Lack of ventilation restricts the evaporation of moisture within the building and leads to condensation on the walls.
Penetrating damp is water coming through the walls and roof. There are several areas where water can find its way into a building. These include missing, leaking or blocked guttering or down-pipes, missing pointing, cracked or missing render, decayed joinery around windows and doors, missing or cracked roof slates and tiles and faulty flashing around chimneys. Staining on walls and ceilings can also indicate leaking plumbing.
Rising damp is moisture which is absorbed up the walls from the ground. Many causes of damp are mistakenly identified as rising damp, but most reports of damp can be attributed to one or more of the above causes. 


Signs of Damp

There are several signs to look for to spot a damp problem, depending on the cause of the damp problem; many signs of damp will be accompanied by a musty smell. Low level staining or flaking paint along the inside face of ground floor walls could be a sign of a build-up of moisture in the walls caused by a hard or waterproof render, high outside ground levels or a non-porous floor. Cracking or movement of the structure at low level or in corners could also indicate decay of the sole plate causing the timber frame structure above to move. Crumbling brickwork is a sign of damp bricks which are deteriorating. This can be caused by the use of unsuitable, hard and impermeable mortar which forces moisture in the wall to escape through the softer bricks. Bricks can also become damp due to leaking guttering or down-pipes which do not take the water away from the surface of the wall.
When they become damp, bricks are also susceptible to frost damage. This is where the face of the brick is pushed off when the moisture freezes and expands. The softer material behind then deteriorates and crumbles.
Black spot mould is caused by condensation and it appears in corners and behind furniture in poorly ventilated or unheated areas. It is usually a surface mould and does not cause any damage to the structure.
Staining can indicate penetrating damp or rising damp. Penetrating damp can appear in patches and in any location on a wall or ceiling, depending on the exact cause. A leaking gutter, for example, will lead to a high level damp patch, whereas faulty joinery will result in damp around the window opening.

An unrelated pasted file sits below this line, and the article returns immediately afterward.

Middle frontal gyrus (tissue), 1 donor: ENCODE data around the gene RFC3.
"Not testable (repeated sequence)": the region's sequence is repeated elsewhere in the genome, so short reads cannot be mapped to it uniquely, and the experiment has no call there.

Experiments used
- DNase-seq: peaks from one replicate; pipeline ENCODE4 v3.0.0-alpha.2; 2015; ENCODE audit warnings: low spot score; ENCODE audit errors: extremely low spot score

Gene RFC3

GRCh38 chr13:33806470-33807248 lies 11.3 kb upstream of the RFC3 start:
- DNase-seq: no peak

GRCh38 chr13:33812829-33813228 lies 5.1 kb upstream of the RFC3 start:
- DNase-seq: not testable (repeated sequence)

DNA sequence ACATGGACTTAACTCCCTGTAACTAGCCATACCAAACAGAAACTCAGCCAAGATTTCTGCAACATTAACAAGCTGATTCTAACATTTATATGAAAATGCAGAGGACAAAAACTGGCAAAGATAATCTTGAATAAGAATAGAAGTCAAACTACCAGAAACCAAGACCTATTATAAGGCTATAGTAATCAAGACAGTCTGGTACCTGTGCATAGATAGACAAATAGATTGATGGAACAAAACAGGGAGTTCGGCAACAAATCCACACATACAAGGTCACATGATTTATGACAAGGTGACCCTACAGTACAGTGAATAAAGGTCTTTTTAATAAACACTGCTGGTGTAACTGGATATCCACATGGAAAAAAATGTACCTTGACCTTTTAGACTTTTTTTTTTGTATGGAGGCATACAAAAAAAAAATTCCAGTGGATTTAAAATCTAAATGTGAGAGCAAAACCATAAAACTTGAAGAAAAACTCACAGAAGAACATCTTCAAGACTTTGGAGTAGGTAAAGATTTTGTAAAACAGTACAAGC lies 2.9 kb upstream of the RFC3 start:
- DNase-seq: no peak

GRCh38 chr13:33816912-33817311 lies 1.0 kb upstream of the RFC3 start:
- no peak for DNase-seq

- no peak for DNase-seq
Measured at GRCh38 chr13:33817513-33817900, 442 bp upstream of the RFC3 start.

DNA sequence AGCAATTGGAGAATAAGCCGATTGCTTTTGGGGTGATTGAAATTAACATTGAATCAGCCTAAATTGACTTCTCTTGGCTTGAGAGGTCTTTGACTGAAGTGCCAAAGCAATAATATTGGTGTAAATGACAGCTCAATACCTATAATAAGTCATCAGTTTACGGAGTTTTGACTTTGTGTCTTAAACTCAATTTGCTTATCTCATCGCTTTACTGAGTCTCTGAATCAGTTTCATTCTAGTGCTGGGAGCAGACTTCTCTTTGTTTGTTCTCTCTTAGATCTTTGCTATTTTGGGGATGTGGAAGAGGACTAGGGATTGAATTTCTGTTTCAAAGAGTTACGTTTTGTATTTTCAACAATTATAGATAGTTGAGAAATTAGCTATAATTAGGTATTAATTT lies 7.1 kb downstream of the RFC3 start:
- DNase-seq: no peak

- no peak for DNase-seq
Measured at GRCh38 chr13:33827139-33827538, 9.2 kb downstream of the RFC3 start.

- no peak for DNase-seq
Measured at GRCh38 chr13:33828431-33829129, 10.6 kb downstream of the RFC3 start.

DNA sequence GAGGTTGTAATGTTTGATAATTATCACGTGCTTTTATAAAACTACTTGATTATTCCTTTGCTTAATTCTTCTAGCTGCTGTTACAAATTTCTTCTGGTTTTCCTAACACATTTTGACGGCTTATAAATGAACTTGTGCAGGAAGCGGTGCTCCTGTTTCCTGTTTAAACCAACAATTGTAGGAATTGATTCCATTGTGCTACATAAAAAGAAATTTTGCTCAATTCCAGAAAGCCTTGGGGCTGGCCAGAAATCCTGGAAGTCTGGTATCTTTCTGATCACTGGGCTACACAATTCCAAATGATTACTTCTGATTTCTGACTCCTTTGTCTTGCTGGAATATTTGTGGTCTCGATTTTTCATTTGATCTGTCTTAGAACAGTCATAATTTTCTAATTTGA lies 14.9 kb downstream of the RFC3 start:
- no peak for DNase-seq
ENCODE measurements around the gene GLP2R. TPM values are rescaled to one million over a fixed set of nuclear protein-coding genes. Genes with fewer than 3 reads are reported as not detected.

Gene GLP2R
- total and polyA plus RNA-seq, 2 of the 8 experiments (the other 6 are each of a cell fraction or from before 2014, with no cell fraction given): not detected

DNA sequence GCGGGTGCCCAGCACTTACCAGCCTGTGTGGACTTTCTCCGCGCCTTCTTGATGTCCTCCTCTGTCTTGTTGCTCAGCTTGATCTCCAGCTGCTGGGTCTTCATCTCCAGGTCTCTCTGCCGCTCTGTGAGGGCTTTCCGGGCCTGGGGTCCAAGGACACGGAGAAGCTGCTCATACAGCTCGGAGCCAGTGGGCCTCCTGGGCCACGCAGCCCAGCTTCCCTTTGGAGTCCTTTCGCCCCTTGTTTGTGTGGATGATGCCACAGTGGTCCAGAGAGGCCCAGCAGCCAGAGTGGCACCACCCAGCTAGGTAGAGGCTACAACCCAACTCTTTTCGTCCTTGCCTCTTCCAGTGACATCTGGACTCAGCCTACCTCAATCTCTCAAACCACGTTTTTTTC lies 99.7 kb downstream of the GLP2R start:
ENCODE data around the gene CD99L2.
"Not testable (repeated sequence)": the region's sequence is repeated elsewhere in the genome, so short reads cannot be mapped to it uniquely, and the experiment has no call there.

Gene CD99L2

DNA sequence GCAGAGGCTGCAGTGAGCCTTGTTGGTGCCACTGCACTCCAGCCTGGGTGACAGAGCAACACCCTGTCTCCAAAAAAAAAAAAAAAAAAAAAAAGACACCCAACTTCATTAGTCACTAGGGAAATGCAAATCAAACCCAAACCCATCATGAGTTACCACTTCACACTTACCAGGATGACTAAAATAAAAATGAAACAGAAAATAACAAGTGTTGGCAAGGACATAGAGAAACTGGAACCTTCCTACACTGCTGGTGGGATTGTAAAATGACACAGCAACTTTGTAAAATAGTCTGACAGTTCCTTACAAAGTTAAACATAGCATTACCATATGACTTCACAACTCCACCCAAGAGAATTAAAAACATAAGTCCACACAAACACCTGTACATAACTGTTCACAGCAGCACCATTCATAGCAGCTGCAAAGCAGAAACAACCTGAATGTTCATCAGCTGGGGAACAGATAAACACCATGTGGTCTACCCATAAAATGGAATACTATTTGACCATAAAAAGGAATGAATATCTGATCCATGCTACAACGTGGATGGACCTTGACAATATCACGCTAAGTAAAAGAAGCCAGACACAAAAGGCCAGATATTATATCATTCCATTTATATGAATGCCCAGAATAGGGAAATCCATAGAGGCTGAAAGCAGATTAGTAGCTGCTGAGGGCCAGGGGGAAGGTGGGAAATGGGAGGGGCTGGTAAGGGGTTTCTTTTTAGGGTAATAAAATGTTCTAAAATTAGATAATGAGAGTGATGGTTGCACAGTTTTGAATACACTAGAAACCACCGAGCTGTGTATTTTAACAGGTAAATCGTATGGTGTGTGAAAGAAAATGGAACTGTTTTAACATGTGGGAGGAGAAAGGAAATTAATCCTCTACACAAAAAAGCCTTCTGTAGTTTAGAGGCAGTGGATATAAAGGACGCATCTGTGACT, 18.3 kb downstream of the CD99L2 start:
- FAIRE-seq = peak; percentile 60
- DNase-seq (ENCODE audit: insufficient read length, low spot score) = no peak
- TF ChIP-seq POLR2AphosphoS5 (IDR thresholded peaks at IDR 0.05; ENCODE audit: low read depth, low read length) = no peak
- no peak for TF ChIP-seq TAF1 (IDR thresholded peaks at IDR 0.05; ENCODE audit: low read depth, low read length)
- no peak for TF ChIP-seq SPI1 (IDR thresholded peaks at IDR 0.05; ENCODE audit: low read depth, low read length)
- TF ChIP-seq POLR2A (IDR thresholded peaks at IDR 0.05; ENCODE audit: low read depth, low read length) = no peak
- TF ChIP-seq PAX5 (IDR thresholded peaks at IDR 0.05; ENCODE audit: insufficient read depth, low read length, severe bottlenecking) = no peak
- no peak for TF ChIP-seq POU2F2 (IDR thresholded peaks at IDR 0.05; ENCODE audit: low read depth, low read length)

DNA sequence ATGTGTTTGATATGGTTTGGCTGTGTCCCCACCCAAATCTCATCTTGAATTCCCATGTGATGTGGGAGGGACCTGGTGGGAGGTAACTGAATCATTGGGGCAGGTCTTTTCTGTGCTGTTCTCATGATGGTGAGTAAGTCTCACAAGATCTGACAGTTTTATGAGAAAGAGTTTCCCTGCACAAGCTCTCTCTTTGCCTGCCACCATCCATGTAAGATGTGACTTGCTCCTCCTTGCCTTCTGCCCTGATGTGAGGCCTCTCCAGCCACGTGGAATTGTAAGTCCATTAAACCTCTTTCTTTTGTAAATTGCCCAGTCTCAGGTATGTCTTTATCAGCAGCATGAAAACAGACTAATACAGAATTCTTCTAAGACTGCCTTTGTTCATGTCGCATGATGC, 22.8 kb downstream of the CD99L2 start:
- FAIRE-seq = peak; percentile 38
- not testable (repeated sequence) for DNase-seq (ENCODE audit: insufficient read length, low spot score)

Rising damp is only ever found on the ground floor walls. It is recognisable by a ‘tide mark’ along the length of the wall which rises to about 900mm (about window sill height).
Staining on ceilings can indicate a leaking roof or chimney flashing. It could also be due to a faulty water storage tank in the loft space.
Holes in timbers or fungal growths on them can indicate an infestation of wood-boring beetles or an outbreak of wet or dry rot. Wood boring beetles, such as death watch beetle, will attack damp wood.
It is hard for a beetle to work its way into a dry, sound, oak timber frame. If a house has death watch beetle, it has a damp problem. It is important to correctly identify this beetle as it can cause severe structural damage. The holes left by the common furniture beetle, also known as woodworm, provide timber treatment firms with one of their main sources of income. Most of the holes seen in old buildings are no longer active and are not evidence of an active infestation. Look for fresh bore dust (saw dust) beneath the holes. If this is present you should be able to dig into the wood around the holes and find new grubs. Dry rot fungus spores are found everywhere. To thrive, dry rot fungus needs wood to have a moisture content of between 20 and 40%. It will then spread by sending out strands through dry areas to reach other sources of moisture. Look for timber which has darkened in colour, white or grey strands on wood, fruiting bodies growing and a pattern of large, square cracks – known as ‘cuboidal cracking’ – in woodwork.
The affected timber will be light and will crumble between your fingers. Wet rot is caused by a number of fungi which occur in persistently damp wood. Depending on the species, the strands vary in colour. Wet rot fungi are confined to the area of damp. Again, affected timber will change in colour, some becoming darker and some becoming much lighter, giving it a bleached appearance.

 How to solve the problem.

With the information provided above and with perhaps some additional research, it’s quite possible to sufficiently ascertain both the source and type of damp affecting your property.
However, confirmation by a specialist should always be sought before making a decision on any course of action intended to rectify your damp problem.
Rochester Building and Damp have over thirty years experience preserving heritage property.
Whether Tudor, Georgian, Victorian or Edwardian, Rochester Building and Damp are the chosen damp specialists for Grade II Listed and historic property in the South East.
Contact us today to arrange a FREE survey and report.